By: Ken Kerschbaumer, SVG Editorial Director
Friday, June 15, 2012 - 2:30 pm
For Euro 12 rights holders, the International Broadcast Center in Warsaw is home away from home. But UK broadcaster ITV is calling the iconic Castle Square area home as it centralises its operations and staff in a studio overlooking the UNESCO World Heritage site. It also gives it a programming advantage versus the BBC, whose studio show is produced from the UK.
“We could have remoted the cameras from the studio to the gallery in the IBC, but our team put the priority on being with the talent,” says Roger Pearce, ITV, sport technical director. “In South Africa [for the 2010 World Cup], we had everything in the same place.”
ITV wasn’t confirmed as a rights holder until December, a late nod that had the production team and its partners moving quickly to secure a studio location, develop a solid production plan and fibre connectivity between Poland and London, and more.
At the top of the ambitious plans was the construction of a studio in Castle Square. Because Castle Square and its environs are a UNESCO Heritage Site, ITV had to build its set without physically touching existing structures, so a Polish architect designed a free-standing steel structure that was three stories tall and able to be mounted right next to a building out of which graphics and studio personnel operate.
There are some firsts for ITV, including relying almost entirely on LED lighting in the studio at Castle Square. Some 2.5-kW HMI lights are still required on a hot day, but Pearce says the production team has been very impressed with the look and capabilities of the LED lights.
“They are fantastic lights, and they look beautiful from the outside of the studio,” says Pearce. “LED lights have really come of age.”
Another unique offering is animations and graphics projected onto the tower of St. Anne’s Church, located near the studio set. The tower, painted white, provides a blank canvas for Shock Solutions, a specialist in mapping graphics and images to a building or object and then projecting those graphics onto the object, wrapping it in moving images, light, and color.
The four projectors each covered a different section of the tower, and Shock Solutions owner Andy Hook says the challenge was that the location of the projectors required them to operate at a 45-degree angle, necessitating some extra preparation work during the mapping process.
Hego graphics are also providing some new functionality, allowing graphics to be combined with a live video stream and the signal to be mapped onto a 3D object like a waving banner or flag.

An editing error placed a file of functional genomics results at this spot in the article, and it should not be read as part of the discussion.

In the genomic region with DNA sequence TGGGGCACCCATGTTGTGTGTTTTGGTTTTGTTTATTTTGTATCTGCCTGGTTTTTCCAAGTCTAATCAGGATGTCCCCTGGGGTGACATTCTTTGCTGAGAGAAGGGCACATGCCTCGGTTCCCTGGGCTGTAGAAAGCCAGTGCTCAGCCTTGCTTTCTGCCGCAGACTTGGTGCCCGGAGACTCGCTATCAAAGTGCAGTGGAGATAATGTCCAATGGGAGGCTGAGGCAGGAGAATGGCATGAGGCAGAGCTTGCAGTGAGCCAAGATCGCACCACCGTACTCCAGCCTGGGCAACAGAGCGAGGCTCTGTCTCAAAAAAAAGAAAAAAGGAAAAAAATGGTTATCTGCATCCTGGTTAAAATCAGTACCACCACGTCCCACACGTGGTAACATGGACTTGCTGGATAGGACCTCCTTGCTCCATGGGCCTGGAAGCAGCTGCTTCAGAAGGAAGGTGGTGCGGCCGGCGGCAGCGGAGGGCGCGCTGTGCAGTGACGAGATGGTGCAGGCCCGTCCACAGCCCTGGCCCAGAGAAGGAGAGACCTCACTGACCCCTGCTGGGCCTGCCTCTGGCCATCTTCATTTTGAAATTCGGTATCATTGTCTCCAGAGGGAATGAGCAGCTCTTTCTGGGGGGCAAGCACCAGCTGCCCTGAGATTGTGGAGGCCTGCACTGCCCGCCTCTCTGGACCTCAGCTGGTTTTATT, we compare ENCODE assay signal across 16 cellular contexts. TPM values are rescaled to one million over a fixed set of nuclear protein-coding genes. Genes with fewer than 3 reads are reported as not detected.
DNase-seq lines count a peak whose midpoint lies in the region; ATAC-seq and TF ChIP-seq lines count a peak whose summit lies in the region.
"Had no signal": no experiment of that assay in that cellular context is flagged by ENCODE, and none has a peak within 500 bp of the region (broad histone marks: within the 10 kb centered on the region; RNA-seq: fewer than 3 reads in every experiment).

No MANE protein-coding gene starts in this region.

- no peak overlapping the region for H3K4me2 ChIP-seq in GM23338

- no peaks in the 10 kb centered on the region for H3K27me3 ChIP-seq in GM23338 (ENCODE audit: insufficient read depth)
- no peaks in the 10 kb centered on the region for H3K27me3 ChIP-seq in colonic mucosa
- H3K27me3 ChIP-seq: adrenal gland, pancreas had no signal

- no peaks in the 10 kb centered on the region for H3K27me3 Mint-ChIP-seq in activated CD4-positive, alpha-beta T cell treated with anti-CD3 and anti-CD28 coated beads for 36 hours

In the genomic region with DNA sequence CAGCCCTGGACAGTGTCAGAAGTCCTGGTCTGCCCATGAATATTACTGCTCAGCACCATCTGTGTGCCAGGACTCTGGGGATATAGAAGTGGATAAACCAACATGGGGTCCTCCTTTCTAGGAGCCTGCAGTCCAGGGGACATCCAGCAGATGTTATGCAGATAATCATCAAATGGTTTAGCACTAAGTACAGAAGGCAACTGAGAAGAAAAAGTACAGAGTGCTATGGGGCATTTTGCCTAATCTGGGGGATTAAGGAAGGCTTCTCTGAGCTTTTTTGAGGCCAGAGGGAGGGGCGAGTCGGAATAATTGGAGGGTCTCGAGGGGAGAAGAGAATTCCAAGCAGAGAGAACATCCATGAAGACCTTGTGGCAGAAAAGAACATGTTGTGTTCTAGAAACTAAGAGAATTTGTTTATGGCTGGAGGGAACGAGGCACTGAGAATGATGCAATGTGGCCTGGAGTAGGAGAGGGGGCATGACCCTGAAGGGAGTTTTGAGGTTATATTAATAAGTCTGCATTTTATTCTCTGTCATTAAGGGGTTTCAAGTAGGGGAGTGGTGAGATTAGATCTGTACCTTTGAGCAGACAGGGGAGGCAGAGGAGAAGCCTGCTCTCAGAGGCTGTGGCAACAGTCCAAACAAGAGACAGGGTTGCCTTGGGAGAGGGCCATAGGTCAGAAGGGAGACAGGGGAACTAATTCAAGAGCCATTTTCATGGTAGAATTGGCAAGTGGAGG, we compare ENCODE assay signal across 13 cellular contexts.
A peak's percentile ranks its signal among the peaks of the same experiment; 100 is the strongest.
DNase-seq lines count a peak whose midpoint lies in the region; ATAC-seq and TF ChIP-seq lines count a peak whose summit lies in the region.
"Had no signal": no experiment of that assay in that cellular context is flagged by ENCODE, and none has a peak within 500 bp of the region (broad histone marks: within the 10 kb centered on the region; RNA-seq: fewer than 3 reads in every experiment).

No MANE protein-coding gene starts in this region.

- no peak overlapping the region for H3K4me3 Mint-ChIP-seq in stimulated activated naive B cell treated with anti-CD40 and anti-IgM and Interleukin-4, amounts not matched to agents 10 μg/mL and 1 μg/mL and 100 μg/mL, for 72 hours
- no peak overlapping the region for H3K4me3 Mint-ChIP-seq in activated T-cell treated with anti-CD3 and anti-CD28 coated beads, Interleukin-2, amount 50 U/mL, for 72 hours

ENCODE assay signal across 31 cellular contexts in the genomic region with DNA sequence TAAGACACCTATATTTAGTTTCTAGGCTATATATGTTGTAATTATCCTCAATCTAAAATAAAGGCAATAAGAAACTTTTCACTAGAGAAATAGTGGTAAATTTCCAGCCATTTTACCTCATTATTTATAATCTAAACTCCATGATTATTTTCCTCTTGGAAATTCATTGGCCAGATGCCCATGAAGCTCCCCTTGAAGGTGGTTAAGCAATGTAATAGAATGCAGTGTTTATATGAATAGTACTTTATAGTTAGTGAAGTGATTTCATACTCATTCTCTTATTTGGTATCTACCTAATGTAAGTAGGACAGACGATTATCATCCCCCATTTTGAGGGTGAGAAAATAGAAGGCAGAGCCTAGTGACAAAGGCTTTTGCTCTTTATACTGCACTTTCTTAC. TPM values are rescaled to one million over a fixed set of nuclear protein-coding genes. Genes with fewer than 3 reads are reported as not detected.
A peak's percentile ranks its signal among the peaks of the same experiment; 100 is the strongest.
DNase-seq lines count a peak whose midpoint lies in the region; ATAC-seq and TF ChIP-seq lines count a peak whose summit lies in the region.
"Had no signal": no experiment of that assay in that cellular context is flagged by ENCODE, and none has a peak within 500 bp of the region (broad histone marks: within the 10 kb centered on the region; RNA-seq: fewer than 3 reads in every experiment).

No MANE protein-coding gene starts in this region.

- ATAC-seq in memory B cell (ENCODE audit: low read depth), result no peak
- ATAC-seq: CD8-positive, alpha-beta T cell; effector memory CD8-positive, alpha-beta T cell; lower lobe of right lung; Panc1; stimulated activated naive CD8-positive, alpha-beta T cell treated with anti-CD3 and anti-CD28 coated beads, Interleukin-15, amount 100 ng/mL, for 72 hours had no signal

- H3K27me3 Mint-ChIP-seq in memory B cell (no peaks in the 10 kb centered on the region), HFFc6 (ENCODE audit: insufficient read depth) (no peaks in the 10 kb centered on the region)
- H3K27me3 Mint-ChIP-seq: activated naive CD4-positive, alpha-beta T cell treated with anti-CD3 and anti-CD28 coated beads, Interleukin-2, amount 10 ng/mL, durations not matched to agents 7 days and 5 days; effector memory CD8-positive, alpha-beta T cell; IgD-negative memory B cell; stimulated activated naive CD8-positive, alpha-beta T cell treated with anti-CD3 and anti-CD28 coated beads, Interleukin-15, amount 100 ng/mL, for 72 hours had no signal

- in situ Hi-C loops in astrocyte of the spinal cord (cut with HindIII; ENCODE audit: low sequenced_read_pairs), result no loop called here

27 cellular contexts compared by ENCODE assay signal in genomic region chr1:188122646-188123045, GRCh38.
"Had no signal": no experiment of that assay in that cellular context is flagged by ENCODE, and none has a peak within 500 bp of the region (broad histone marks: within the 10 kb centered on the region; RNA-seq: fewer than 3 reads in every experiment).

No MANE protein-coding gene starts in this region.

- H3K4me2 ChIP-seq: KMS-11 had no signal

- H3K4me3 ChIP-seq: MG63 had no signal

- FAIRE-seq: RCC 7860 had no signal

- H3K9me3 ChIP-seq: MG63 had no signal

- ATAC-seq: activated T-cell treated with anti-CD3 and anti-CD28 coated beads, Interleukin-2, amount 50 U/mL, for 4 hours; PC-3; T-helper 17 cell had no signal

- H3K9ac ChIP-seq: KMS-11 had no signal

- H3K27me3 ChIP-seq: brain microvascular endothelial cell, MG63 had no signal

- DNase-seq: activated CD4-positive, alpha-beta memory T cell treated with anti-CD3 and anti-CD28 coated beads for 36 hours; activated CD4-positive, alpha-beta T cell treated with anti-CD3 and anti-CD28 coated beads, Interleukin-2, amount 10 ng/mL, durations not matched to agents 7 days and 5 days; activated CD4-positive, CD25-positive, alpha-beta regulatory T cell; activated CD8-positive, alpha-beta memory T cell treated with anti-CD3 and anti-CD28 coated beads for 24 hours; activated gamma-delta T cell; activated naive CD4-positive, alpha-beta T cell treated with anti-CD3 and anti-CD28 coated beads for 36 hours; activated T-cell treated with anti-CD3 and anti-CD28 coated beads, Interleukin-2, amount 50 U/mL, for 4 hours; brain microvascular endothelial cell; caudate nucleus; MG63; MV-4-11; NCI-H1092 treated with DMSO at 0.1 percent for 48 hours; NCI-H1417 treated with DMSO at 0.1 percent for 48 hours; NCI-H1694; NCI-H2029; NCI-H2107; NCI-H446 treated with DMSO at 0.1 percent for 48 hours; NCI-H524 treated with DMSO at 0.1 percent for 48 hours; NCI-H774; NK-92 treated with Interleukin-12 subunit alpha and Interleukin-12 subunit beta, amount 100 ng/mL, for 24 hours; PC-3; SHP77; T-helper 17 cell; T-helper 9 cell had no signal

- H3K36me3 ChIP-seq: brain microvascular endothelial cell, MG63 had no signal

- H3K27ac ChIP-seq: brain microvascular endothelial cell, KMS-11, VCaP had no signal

“It’s a different way of showing graphics, and, because we manage our own software, we can change on the fly to meet these types of requests,” says Mark Bowden, Hego UK, head of operations.
Signals from the studio are sent via fibre around the corner to a small production compound that is home to SIS LIVE’s OB2 unit, transmission, and other technical support. The studio signals are then mixed in with match feeds that arrive from the IBC before transport to London via STM4 fibre using JPEG2000 encoders and decoders. All editing is also done in London.
“We also have three EVS XT3 units and a small master-control room at the IBC, but all the contribution work is done here,” says Pearce.
James Clement, SIS LIVE, sales director, outside broadcast, is on hand with the SIS team, ensuring that all goes well in OB2.
“The biggest challenge is that we are away from home so we need much more resilient kit, spares, and, as with any production, it grows, and there are add-ons.”
The OB truck has a Sony MVS8000 vision mixer with four mix effects, a Calrec Sigma audio desk with Bluefin, and four six-channel EVS units. A Pro-Bel router, Vutrix LCD quad-split monitors, and a Reidel talkback system also play a part in the production.
During matches, the truck brings in the primary match feed, a clips channel from the IBC, the tactical feed, pitch-side presentations from the stadium, and more.
With feeds coming in from stadiums across Poland and the Ukraine, the IBC across town, the studio around the corner, and SNG vehicles following the teams from England and Ireland, the potential for audio-sync issues, delays, and communication-systems problems requires an extra layer of diligence.
“The show is thrown between different places so we need to make sure it doesn’t look like a trans-Atlantic transmission [with delays],” adds Clement. The solution is additional audio staff to handle communications and sub-mixes so the main audio mixer can concentrate on the show.
The question now for ITV is how far can the England team progress? An appearance in the final in Kiev, Ukraine, for example, may require a change in plans to bring the production closer to the action so that viewers and fans see the ITV advantage.
But, for today, all eyes are on the England-Sweden match.